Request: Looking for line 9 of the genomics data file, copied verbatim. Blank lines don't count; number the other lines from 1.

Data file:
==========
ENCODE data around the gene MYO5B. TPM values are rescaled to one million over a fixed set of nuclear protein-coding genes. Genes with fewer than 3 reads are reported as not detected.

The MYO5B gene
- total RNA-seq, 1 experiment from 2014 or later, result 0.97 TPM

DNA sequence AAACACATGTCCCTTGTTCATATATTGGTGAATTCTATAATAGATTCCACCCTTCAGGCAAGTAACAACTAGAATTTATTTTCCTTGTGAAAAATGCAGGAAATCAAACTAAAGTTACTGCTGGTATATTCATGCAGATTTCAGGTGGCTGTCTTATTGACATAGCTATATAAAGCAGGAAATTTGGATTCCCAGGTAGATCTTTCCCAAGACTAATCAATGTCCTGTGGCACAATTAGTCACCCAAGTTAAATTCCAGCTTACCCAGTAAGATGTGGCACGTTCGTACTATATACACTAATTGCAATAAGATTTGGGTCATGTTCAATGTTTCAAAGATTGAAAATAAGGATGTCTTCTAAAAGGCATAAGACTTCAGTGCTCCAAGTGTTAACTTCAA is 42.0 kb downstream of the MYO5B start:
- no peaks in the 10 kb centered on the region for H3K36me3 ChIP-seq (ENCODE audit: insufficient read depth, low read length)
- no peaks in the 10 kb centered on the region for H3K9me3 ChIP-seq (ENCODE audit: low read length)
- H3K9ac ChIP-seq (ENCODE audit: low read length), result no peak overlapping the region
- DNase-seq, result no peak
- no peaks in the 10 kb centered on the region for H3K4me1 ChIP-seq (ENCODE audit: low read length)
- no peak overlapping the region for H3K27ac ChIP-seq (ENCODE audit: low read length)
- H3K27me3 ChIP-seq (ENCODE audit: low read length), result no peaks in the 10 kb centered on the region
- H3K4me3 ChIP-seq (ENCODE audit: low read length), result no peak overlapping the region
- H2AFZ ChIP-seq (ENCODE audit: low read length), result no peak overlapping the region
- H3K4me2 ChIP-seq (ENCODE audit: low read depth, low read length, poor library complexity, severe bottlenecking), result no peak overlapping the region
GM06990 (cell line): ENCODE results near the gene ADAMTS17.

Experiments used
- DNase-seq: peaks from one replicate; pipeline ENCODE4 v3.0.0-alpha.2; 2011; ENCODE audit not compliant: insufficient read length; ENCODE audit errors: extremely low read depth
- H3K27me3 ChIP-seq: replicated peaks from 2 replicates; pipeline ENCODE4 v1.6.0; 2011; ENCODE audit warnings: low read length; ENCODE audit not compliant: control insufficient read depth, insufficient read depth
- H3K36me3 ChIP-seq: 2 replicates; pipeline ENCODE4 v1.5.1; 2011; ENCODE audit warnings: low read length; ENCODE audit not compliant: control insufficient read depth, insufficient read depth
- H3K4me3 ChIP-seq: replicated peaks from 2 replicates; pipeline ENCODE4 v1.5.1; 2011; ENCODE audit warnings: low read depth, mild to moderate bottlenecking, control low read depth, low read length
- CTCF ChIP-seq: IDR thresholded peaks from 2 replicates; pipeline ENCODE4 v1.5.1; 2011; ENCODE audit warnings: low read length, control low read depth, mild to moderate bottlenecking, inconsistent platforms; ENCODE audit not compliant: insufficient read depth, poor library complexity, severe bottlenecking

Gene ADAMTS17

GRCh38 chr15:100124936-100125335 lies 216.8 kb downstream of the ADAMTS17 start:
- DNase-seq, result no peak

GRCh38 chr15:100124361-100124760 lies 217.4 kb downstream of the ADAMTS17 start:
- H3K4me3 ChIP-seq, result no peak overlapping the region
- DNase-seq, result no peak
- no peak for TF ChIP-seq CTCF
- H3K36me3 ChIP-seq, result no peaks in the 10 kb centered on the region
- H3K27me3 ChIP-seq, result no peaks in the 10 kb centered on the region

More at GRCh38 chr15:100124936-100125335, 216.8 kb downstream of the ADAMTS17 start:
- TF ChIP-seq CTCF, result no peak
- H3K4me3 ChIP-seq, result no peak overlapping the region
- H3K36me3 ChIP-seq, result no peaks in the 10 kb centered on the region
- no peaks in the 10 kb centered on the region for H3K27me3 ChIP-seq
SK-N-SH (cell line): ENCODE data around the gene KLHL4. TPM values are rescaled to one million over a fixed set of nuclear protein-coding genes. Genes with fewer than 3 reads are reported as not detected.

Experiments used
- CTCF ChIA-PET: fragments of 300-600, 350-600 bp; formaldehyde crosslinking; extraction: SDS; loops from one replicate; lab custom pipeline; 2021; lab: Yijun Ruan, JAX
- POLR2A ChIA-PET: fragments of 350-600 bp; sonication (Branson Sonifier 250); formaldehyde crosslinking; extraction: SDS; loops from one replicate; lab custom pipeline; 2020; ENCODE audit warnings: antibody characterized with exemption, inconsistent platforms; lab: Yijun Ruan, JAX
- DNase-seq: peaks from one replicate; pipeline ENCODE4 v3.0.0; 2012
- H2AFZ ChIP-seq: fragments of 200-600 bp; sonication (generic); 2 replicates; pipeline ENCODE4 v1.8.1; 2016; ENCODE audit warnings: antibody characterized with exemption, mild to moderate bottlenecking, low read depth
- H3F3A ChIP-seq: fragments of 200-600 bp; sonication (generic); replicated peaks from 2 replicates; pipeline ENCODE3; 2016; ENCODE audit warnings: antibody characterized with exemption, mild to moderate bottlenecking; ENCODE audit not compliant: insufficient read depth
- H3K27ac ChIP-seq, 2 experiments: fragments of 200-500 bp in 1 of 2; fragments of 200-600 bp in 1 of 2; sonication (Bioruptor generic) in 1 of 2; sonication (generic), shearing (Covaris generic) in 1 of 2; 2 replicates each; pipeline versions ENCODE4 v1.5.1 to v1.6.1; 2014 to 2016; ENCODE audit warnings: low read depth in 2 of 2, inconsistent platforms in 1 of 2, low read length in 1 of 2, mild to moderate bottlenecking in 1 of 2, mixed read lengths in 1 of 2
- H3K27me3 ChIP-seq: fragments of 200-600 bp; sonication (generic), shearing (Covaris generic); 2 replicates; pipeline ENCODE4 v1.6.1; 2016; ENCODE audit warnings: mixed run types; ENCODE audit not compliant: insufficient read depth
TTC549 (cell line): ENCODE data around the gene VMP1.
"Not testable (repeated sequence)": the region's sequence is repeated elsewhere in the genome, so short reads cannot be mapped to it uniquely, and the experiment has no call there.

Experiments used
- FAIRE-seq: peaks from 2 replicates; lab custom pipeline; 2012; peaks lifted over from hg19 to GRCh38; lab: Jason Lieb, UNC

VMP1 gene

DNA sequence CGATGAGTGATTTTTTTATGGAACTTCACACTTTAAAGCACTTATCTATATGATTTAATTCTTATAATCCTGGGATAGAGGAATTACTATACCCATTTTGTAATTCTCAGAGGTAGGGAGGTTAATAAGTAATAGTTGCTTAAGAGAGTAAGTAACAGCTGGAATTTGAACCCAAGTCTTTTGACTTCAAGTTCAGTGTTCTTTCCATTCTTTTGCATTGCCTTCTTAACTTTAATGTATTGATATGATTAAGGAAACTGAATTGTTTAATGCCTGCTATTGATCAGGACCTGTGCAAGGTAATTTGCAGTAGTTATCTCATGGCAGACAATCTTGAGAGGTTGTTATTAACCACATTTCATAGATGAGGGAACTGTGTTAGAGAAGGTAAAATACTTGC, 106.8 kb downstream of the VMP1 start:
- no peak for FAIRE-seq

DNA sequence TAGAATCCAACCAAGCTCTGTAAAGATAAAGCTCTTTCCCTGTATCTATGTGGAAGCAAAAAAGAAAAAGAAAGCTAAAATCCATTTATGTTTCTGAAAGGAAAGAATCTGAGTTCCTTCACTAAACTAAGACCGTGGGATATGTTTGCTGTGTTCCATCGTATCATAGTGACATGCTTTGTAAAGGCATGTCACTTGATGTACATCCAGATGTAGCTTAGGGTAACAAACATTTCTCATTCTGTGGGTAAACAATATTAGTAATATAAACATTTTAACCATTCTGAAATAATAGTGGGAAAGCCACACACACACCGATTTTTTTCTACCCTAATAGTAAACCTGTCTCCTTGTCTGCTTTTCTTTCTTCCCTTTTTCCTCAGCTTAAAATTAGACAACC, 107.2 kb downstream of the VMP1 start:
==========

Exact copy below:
- no peaks in the 10 kb centered on the region for H3K4me1 ChIP-seq (ENCODE audit: low read length)